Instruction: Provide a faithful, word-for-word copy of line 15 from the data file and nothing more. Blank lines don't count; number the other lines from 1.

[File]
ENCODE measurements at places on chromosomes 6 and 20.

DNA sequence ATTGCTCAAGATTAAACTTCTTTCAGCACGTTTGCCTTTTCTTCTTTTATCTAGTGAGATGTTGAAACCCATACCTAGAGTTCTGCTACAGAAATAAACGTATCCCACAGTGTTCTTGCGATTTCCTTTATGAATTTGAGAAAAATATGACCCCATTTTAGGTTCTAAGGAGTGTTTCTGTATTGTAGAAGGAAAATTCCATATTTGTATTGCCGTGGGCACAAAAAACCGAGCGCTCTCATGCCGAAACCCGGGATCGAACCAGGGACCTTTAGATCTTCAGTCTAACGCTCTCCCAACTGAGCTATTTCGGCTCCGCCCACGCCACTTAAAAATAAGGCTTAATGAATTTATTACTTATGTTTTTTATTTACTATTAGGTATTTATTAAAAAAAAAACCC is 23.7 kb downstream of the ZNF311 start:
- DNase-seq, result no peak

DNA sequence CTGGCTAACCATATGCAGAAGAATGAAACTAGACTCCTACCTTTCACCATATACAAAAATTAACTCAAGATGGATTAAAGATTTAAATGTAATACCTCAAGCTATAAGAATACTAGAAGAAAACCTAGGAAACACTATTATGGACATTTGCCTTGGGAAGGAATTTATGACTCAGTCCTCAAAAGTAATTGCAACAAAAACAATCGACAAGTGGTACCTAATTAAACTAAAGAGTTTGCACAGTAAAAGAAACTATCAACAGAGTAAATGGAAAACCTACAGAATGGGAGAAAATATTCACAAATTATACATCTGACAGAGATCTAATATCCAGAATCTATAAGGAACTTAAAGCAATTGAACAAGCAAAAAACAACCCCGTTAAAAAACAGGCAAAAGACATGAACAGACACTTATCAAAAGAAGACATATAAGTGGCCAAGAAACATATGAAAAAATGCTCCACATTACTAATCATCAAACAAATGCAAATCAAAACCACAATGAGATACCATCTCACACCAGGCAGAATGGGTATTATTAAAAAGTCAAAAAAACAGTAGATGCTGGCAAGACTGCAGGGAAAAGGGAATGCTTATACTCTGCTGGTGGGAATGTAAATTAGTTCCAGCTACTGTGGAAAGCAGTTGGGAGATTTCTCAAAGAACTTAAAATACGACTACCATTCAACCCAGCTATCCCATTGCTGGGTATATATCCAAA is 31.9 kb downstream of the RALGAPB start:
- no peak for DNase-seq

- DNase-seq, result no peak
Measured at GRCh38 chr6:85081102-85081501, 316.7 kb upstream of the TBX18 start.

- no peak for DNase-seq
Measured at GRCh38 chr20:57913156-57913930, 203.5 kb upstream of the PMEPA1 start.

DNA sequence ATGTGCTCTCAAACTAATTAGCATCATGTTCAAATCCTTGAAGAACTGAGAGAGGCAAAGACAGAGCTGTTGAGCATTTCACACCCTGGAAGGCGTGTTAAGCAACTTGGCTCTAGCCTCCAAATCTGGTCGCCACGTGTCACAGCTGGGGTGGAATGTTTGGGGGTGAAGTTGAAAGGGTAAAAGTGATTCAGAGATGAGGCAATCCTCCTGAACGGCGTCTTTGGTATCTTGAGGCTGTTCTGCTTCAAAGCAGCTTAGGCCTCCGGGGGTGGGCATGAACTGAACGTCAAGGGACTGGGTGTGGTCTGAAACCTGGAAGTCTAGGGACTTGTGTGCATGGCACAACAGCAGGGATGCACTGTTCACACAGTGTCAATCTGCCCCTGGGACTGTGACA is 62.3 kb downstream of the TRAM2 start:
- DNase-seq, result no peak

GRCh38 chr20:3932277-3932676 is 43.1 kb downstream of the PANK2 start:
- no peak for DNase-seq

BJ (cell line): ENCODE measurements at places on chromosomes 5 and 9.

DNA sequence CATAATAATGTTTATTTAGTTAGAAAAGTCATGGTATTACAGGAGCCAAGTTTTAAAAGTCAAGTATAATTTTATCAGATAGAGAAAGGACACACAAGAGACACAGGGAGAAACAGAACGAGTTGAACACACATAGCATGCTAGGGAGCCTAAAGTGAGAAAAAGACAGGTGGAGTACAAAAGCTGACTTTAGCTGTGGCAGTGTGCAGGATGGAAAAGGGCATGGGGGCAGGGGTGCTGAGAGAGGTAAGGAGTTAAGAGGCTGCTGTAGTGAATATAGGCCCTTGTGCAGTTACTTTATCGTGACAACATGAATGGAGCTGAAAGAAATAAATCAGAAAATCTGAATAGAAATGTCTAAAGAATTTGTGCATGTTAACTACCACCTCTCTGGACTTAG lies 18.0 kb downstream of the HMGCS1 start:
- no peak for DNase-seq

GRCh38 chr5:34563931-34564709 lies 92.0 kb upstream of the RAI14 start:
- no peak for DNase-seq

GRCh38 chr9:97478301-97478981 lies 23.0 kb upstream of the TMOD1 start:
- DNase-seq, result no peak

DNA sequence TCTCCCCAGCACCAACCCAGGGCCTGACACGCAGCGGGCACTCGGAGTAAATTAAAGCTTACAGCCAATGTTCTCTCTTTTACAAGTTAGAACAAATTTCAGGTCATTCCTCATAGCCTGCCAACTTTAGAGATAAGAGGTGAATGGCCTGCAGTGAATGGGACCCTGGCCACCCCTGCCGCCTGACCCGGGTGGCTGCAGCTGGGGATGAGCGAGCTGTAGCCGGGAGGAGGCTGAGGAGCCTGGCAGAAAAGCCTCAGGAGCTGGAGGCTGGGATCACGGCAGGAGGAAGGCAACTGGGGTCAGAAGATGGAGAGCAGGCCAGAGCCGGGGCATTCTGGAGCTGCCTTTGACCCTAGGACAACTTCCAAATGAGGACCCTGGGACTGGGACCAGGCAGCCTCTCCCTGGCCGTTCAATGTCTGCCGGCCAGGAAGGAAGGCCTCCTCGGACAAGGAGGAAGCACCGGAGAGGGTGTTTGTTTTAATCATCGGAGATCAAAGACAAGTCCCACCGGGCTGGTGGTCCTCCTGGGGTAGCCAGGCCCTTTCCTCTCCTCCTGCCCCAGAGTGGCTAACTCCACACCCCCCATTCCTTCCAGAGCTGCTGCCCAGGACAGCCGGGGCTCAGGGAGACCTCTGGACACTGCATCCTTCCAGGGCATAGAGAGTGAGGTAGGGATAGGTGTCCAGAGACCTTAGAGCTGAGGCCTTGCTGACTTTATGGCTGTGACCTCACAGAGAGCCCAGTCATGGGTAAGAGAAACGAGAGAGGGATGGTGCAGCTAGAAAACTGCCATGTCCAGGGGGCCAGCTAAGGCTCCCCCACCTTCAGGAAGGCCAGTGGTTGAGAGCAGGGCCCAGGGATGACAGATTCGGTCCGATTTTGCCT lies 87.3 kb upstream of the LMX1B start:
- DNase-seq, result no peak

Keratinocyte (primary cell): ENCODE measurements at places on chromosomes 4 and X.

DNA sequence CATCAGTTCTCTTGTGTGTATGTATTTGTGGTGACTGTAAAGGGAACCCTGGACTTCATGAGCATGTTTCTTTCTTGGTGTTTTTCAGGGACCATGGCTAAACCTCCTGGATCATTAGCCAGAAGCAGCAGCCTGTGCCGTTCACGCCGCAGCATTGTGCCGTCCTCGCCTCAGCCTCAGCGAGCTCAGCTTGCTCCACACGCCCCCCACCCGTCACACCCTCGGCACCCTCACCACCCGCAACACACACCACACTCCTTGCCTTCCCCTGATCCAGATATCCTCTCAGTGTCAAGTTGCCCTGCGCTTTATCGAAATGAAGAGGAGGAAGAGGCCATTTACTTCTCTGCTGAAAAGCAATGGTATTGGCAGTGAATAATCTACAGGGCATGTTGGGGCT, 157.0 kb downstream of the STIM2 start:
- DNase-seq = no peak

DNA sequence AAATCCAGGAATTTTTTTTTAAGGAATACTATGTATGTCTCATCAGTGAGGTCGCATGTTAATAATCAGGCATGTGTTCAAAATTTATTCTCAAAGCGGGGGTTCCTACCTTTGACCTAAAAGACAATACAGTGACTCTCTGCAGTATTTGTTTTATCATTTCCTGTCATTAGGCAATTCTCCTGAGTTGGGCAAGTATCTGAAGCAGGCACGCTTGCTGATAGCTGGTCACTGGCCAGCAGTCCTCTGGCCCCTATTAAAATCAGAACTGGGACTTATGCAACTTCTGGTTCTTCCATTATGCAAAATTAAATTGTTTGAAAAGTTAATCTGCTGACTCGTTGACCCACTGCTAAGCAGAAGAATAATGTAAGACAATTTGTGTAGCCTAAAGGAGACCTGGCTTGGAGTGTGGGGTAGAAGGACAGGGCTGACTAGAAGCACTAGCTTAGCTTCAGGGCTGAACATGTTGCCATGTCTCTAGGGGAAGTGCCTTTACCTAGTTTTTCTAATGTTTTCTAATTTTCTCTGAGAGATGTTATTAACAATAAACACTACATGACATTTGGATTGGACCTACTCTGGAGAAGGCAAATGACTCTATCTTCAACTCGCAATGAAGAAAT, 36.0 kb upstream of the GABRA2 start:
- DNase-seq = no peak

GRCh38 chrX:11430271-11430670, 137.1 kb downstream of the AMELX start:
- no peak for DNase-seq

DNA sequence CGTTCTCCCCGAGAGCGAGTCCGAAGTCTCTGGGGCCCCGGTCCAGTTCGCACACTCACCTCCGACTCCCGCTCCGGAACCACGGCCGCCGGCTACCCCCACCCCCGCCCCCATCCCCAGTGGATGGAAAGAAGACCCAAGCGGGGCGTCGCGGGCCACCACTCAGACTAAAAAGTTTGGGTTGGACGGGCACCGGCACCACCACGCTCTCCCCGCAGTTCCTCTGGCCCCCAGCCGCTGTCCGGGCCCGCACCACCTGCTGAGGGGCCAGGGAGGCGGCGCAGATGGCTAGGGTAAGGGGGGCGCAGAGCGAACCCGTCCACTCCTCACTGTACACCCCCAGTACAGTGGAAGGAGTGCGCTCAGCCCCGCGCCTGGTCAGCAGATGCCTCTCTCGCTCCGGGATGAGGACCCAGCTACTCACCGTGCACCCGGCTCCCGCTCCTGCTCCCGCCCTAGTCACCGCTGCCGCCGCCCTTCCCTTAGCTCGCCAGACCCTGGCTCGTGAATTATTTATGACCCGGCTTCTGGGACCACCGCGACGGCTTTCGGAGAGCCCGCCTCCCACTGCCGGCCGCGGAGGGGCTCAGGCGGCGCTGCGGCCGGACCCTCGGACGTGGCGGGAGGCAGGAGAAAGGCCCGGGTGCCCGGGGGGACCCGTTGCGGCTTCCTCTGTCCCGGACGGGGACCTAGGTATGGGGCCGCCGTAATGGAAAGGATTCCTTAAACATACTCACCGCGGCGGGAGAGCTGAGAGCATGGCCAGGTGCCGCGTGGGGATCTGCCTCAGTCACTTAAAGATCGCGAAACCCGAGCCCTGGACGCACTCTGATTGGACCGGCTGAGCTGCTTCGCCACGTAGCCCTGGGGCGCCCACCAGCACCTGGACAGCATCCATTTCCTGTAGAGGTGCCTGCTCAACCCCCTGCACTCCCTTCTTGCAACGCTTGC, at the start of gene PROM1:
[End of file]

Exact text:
DNA sequence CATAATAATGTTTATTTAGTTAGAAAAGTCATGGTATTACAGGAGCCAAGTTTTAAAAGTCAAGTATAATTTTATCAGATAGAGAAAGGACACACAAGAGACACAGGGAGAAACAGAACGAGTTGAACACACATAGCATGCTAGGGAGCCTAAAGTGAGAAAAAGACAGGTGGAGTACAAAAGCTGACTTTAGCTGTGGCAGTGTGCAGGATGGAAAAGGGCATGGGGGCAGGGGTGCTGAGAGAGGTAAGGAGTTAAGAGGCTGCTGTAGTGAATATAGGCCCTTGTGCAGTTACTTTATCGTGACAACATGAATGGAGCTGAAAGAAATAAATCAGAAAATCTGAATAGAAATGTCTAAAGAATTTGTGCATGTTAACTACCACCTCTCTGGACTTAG lies 18.0 kb downstream of the HMGCS1 start: